Answers to concerns

Some people have had concerns about the Oxford Flood Alleviation Scheme – the Environment Agency have recently made this response which we thought people might find of interest. (To avoid making it even longer we have not included the questions but the answers should make it clear enough what the questions are.)

Design of the scheme 

The scheme has been designed to be as natural as possible and respects and works with the existing natural floodplain. It is not a concrete channel. It is not an ‘on/off’ channel but a passive design which allows the natural floodplain to carry more water when needed. Most of the excavated area will be planted with vegetation and provide valuable new habitat for the area. It is designed to increase the capacity of the floodplain to carry more water.

The Oxford Flood Alleviation Scheme will not increase flood risk to properties downstream of Oxford. The scheme does not hold back water (like a flood storage scheme) nor does it speed up water (like a deep narrow channel could do). We conduct detailed modelling, which is always independently verified, and this shows the scheme will not increase flood risk to properties downstream of Oxford. In addition, the Vale of White Horse District Council also commissioned a completely independent review of downstream impact. This was published in December 2017 and confirmed that the scheme will not increase flood risk to downstream properties.

Willow Walk 

We will be removing the existing culverts and their metal railings, shown below and will install a new bridge in their place.

The existing Willow Walk track is already raised above Hinksey Meadow. The new bridge will continue from this track, just raised slightly higher, and will span 19 metres. The height of the deck of the bridge will be approximately 1.5 metres above the existing footpath. The bridge needs to be this size to allow flood water to pass underneath it.

We recognise the importance of Willow Walk as an historic route and a key east-west link for pedestrians and cyclists into Oxford City. Access will be needed for occasional maintenance vehicles. We have confirmed previously that there are no plans to turn Willow Walk into a road.

 Green Belt

If the scheme is approved we believe it will help to safeguard the Green Belt in this area as it will need to remain as a functioning flood alleviation scheme for at least the next 100 years. This will help to maintain and preserve the openness of this part of the Green Belt. The natural design for the scheme includes the creation of over 20 hectares of new habitat. The scheme aims to bring a long term green legacy to the area.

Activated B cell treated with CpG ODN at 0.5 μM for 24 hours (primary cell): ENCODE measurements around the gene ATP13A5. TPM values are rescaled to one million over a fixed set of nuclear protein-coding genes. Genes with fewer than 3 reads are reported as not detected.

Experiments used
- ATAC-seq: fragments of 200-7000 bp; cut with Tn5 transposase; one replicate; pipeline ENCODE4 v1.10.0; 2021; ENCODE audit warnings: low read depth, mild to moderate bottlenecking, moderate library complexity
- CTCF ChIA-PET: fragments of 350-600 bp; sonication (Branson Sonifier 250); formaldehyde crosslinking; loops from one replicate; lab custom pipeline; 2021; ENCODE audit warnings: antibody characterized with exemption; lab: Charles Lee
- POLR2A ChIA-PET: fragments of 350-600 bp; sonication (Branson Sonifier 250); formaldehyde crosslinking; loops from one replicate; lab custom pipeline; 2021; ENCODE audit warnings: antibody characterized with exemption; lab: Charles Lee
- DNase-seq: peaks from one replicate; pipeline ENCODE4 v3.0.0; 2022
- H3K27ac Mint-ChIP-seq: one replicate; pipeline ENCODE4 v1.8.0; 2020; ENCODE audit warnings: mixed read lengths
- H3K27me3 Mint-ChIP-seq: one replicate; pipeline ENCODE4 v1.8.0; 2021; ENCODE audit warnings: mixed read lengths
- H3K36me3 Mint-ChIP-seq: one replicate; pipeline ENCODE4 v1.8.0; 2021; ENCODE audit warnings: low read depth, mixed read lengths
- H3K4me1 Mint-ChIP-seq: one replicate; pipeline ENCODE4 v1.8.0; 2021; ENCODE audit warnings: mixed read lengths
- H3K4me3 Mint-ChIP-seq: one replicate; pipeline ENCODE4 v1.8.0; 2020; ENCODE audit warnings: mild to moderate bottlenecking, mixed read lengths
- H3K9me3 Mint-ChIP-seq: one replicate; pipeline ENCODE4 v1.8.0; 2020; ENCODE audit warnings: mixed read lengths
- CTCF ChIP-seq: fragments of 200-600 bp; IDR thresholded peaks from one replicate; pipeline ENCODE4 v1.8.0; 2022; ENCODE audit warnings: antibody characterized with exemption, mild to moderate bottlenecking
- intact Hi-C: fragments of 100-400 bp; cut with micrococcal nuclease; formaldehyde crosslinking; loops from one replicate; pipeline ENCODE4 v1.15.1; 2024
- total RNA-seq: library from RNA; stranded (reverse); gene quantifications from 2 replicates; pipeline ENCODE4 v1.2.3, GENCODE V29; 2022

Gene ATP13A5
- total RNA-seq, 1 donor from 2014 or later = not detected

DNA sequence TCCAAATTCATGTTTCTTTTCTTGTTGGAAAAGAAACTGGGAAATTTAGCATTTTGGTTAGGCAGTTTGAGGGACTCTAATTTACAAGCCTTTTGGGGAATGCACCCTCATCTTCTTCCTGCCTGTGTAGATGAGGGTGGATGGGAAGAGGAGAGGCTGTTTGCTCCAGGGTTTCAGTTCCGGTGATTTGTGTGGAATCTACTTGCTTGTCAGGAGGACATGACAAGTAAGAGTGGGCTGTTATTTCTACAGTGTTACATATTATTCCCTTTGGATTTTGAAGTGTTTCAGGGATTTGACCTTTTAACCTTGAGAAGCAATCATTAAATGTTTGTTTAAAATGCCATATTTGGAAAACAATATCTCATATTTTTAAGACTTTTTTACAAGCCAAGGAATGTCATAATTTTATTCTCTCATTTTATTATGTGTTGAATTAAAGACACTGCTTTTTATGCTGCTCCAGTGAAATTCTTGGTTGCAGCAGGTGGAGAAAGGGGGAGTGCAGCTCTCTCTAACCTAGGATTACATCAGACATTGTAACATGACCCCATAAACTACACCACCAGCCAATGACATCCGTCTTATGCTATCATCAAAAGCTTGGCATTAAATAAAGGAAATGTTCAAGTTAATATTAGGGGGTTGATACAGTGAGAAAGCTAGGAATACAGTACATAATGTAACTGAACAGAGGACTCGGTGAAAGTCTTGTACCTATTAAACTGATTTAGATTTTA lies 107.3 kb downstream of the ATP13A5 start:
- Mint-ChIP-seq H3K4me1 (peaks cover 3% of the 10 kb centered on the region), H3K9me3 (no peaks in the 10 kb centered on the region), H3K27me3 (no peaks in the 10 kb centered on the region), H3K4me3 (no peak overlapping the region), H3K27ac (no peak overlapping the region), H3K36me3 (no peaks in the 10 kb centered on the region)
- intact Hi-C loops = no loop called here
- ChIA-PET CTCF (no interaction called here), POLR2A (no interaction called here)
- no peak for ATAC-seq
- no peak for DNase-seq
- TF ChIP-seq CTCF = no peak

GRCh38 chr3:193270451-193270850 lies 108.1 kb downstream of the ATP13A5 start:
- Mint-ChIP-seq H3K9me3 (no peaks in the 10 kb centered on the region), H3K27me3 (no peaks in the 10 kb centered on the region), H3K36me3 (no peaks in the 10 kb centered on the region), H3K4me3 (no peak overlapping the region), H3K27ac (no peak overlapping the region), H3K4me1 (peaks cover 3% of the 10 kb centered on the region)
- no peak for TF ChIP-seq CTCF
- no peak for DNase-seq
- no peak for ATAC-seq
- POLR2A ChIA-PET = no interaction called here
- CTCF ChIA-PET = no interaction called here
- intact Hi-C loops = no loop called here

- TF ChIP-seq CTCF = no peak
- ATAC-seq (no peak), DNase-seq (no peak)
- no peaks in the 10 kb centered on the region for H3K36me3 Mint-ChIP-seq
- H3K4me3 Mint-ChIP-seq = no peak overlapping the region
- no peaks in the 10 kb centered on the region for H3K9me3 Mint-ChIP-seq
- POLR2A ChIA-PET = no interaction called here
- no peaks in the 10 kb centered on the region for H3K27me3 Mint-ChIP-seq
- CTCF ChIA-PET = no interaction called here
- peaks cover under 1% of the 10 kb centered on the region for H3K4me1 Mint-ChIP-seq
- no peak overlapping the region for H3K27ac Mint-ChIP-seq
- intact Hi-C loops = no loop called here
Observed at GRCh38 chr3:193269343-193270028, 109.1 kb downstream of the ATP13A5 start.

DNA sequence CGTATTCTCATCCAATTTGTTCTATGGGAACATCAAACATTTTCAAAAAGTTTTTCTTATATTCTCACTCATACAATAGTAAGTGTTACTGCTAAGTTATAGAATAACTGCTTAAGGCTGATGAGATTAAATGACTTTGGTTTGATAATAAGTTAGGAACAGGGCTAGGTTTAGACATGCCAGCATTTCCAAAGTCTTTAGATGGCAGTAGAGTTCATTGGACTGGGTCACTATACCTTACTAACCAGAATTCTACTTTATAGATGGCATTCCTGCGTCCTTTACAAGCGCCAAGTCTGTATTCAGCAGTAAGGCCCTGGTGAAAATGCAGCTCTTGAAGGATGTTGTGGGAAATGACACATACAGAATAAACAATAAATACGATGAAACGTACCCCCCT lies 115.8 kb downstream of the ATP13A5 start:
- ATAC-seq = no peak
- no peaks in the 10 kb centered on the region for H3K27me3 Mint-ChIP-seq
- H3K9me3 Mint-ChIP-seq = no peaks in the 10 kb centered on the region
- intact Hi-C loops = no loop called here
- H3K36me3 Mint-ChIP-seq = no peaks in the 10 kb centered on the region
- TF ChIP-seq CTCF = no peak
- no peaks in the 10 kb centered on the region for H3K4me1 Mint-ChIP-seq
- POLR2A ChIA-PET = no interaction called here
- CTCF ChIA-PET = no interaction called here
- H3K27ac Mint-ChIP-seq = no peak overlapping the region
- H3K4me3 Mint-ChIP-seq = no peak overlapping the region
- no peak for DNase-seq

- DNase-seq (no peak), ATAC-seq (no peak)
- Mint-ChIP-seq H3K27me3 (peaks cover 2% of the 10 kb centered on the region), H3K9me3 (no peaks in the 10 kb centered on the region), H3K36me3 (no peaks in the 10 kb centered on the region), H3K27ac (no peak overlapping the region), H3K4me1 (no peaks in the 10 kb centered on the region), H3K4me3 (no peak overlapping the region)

Maintenance

The scheme will have a long term maintenance plan for the lifetime of the scheme, 100 years. This includes managing the vegetation in the area by grazing. The ‘second stage’ wider part of the channel has been designed to be grazed by cattle to create floodplain grazing marsh. Temporary fencing and removable barriers will allow the second stage channel area to be grazed. We will also create many wetland features within the second stage channel to maximise available habitat for wetland and aquatic species. The backwaters, scrapes and ponds will have a variety of depths, dimensions and gradients, to encourage diversity of wetland wildlife.

Existing streams

The new flood alleviation scheme does not divert water away from Seacourt, Bulstake and Hinksey Streams. The scheme lowers the existing natural floodplain so that in the event of high flows it can carry more water. In the Hinksey Meadow area, the existing Seacourt Stream will act as the first stage channel.

Managing excavated material

A Materials Management Plan has been submitted as part of the planning application. This plan explains the options we considered for both the management of the materials excavated as well as the options for transporting the material from the site. There are no plans to use North Hinksey Village to divert traffic or transport materials. We will construct a haul road specifically for construction traffic within the scheme area to reduce the need for lorries to drive on local roads to access different areas of the site. However, we will be removing a large amount of material which will need to remove from site. Lorries will leave the site via a new compound and access road at South Hinksey and join the A34. This will be our main compound and access point onto the road network.

The majority of the material being excavated will be alluvium, a silty clay. We will reuse this material in the proposed flood embankments where possible. Excavated gravel will be re-used in the scheme for environmental improvements and on the channel of the new river bed.

Most of the material leaving the site will be transported to old quarries and will be used to restore these sites. Once planning permission for the scheme has been granted we will be able to confirm which sites have the capacity and necessary permissions to receive the material.

Tree planting